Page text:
To commemorate the 35th anniversary of one of the biggest pop smashes of all time, Fleetwood Mac has reissued Rumours in a 3-CD set. Here’s why it’s so easy to recommend.
1) The original album is a pop masterpiece, from Lindsey Buckingham’s breezy opening guitar strumming at the start of “Second Hand News,” to the haunting vocals of Stevie Nicks’ “Gold Dust Woman.” In between are songs that still get radio airplay every day because of their timeless appeal: “Go Your Own Way,” “You Make Loving Fun,” “Dreams” (the band’s only No. 1 single) and “Don’t Stop.” Deeper cuts like Christine McVie’s “Songbird” and Buckingham’s “Never Going Back Again” would be signature songs for most acts. On Rumours, they are the powerful tracks that keep you from ever reaching for the “next song” button on your iPod or CD player.
2) The bonus track “Silver Springs” is now the 12th song on Rumours, and it fits in seamlessly — where it should have been placed in 1977. Nicks wrote the song to her former lover Buckingham, but band leader Mick Fleetwood knocked it off the album, leaving Nicks devastated. The official reason was that there wasn’t enough room on the album, but the potent lyrics had to be a factor: “I’ll follow you down ‘til the sound of my voice will haunt you / You’ll never get away from the sound of the woman that loves you.” Can you blame Buckingham if he was freaked out by them?
3) The second CD features 12 previously unreleased live recordings from the band’s 1977 concert tour and it provides a snapshot at the peak of its success. Most tracks hew closely to the album versions; among the notable exceptions are “World Turning” and “Rhiannon,” both from 1975’s “Fleetwood Mac,” and “The Chain,” the one Rumours track with songwriting credits ascribed to the entire band. On the concert version of “The Chain,” John McVie’s signature bass line gives way to an extended, frenzied Buckingham solo. With the band singing the chorus in harmony, it’s a song that could have been prolonged even further.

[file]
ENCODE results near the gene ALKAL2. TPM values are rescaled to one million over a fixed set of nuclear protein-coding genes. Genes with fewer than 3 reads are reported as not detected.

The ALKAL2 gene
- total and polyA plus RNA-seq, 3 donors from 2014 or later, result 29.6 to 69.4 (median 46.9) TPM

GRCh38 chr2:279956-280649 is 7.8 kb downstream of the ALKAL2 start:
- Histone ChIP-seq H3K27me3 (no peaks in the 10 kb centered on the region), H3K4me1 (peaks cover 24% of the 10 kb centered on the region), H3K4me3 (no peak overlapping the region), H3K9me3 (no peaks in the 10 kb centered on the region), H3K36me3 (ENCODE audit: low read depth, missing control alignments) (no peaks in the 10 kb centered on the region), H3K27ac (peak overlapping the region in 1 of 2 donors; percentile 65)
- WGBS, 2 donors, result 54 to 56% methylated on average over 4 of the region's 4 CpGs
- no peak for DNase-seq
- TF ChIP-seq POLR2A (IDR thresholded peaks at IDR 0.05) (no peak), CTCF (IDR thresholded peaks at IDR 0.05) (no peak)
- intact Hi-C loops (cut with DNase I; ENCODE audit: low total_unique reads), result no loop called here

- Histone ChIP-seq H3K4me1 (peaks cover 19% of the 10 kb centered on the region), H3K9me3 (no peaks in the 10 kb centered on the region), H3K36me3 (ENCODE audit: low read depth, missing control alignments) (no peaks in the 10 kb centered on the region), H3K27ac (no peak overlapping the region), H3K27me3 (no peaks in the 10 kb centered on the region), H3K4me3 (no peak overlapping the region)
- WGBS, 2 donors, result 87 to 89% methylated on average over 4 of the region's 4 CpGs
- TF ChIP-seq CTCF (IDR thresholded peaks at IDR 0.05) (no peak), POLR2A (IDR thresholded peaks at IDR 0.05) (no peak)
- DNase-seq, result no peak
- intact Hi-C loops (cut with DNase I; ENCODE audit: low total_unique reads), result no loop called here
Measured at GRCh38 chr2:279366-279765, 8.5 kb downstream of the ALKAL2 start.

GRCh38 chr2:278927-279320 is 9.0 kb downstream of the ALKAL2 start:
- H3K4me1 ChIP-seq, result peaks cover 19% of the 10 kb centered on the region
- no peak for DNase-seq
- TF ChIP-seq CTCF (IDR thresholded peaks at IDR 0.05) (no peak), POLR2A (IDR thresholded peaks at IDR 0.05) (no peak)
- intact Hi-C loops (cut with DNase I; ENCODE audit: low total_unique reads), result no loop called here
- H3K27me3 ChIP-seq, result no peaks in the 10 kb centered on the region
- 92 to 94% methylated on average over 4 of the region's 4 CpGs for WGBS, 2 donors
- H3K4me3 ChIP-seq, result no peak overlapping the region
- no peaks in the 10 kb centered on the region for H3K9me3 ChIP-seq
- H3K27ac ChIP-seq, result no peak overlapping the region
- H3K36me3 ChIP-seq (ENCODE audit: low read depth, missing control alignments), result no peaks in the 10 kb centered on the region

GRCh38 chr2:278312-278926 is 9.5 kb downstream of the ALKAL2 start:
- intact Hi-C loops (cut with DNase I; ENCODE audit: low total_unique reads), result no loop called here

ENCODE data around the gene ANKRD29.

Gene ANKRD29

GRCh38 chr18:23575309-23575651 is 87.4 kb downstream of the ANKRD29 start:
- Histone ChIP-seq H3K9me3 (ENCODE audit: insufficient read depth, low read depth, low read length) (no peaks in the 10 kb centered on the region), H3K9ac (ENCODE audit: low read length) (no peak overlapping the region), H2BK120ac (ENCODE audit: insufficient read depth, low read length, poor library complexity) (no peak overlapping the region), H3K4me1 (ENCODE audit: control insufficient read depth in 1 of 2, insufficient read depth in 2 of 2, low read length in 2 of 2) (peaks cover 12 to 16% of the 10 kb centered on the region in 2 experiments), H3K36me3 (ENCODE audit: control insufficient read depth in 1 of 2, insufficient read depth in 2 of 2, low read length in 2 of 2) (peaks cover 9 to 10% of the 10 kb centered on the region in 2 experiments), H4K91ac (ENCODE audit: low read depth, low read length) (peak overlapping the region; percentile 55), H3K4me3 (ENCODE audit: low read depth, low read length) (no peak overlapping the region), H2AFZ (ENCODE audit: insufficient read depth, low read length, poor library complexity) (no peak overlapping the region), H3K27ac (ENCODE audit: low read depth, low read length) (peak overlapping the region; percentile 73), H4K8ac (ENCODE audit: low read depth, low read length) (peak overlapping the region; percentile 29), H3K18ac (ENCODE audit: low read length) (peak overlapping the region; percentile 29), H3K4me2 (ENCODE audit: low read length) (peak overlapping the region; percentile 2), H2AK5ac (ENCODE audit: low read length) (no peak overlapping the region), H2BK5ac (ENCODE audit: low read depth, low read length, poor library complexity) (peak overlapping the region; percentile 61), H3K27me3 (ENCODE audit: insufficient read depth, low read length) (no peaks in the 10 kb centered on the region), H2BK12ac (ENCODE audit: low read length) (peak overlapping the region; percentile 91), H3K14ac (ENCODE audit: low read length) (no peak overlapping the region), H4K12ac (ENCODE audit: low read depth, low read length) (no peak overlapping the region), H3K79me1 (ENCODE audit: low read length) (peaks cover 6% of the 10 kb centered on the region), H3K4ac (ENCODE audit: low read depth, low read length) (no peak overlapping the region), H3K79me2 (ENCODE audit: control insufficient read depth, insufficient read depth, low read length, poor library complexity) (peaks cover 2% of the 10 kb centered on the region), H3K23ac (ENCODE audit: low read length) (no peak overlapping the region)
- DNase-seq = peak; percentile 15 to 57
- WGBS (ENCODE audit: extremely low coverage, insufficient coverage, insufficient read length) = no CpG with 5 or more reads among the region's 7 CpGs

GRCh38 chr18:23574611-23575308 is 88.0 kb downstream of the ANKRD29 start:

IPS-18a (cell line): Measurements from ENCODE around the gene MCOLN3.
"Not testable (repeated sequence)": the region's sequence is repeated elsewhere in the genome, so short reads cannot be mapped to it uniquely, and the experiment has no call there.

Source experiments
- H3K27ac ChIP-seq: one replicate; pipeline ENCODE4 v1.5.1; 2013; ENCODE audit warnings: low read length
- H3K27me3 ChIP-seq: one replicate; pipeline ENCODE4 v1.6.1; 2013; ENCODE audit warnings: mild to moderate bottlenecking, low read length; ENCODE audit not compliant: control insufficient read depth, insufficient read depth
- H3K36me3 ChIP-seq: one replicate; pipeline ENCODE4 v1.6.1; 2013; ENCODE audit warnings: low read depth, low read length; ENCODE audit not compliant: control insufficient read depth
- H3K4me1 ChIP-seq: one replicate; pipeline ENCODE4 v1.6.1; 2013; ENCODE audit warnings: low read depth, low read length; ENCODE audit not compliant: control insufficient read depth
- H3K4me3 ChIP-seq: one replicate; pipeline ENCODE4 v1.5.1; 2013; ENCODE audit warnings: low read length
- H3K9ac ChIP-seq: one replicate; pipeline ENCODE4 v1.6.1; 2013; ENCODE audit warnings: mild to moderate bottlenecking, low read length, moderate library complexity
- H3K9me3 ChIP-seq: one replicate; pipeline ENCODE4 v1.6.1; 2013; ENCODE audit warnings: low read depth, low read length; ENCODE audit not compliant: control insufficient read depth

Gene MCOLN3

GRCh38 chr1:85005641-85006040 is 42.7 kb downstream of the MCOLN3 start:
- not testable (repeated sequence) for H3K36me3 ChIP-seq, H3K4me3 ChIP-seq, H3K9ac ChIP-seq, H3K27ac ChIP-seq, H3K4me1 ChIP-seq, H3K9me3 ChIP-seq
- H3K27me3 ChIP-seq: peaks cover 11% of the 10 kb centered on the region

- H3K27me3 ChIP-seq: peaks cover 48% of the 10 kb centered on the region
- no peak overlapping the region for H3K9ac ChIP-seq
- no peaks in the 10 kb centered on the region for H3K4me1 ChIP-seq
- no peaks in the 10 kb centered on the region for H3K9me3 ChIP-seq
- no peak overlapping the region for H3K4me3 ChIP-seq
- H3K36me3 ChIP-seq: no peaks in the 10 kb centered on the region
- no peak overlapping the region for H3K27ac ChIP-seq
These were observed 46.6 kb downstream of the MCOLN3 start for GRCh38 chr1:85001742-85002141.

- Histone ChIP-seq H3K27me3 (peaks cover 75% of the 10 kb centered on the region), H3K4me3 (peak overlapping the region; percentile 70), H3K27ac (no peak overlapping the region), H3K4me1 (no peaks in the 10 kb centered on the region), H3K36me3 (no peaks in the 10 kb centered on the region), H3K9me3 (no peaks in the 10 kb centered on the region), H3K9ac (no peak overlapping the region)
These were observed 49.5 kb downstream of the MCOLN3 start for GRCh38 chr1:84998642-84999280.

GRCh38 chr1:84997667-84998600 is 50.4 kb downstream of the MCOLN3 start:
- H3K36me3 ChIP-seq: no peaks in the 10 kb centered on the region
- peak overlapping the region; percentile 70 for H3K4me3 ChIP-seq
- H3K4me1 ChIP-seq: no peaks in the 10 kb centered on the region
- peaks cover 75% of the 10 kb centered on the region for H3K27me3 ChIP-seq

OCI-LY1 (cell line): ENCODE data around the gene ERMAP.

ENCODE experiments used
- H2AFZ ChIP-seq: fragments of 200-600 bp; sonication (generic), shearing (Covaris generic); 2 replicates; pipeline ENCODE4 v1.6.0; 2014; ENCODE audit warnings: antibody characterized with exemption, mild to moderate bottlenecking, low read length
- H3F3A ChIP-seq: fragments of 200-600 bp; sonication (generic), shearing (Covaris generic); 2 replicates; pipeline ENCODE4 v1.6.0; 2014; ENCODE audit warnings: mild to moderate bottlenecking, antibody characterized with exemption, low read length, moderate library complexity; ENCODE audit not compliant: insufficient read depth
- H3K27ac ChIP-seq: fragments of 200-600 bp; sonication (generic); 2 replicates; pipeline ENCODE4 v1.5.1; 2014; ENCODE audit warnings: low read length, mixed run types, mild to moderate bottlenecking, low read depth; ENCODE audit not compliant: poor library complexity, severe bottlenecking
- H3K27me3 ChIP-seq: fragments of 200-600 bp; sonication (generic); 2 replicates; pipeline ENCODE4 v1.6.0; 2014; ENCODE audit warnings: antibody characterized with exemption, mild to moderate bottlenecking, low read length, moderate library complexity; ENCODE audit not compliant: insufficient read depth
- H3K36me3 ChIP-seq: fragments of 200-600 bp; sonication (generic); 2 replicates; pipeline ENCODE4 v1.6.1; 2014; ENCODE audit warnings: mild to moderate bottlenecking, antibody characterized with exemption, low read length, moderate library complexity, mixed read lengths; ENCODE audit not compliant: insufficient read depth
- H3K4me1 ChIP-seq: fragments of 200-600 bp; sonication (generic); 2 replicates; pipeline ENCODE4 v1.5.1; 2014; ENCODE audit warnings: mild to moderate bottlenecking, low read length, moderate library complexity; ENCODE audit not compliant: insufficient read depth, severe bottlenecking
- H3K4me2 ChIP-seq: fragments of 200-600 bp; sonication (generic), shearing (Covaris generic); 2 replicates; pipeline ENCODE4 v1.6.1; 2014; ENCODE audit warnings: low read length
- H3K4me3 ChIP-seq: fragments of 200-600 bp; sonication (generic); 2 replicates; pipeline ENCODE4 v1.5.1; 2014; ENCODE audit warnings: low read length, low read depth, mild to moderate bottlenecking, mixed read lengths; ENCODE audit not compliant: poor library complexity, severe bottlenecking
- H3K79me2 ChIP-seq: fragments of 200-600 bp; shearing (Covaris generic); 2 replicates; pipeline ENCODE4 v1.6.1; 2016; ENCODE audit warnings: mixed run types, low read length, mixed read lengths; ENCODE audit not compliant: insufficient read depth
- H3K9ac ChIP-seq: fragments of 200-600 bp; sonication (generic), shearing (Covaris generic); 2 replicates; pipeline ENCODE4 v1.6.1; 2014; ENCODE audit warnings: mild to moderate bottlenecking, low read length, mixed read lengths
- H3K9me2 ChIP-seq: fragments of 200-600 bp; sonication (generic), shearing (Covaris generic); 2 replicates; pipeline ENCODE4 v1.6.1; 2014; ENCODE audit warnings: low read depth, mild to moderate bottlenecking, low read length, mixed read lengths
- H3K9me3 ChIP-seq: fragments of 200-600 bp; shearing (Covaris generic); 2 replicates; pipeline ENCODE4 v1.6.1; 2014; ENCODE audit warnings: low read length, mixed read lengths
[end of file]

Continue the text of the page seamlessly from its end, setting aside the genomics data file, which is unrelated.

4) The third CD provides the biggest treat for fans who thought they had explored all of Rumours. Its 16 songs provide a peek at the evolution of the album’s gems. For example, on a slower, stripped-down “Dreams: Take 2,” Nicks’ ethereal vocals blend magically with gentle accompaniment by McVie’s organ. The final version is surely more polished and radio friendly, but “Take 2” is worth revisiting. The CD also shows where some smart decisions were made: “Never Going Back Again” was originally recorded as a Buckingham-Nicks duet. But Buckingham’s sentiments — no doubt inspired by his ex-lover — are best expressed alone here. An instrumental version is also included, and once again you appreciate Buckingham’s touch: The listener can be grateful that he recognized how the melody only needed seven lines of lyrics; the tune sounds naked without them. In addition, “early takes” of tracks such as “Songbird” and “Gold Dust Woman” show that McVie and Nicks, respectively, had it right all along.
The three-CD version, released by Rhino records, retails for about $20. A deluxe edition is available, featuring an additional CD of outtakes from the Rumours recording sessions, the 1977 documentary “Rosebud Film” and the entire album on 140-gram vinyl. Both versions (minus the vinyl, of course) are also available in digital formats.
The band is embarking on a tour of U.S. and Europe starting this spring, including a stop at Madison Square Garden in April.
Ken Paulsen / Staten Island Advance / Friday, February 15, 2013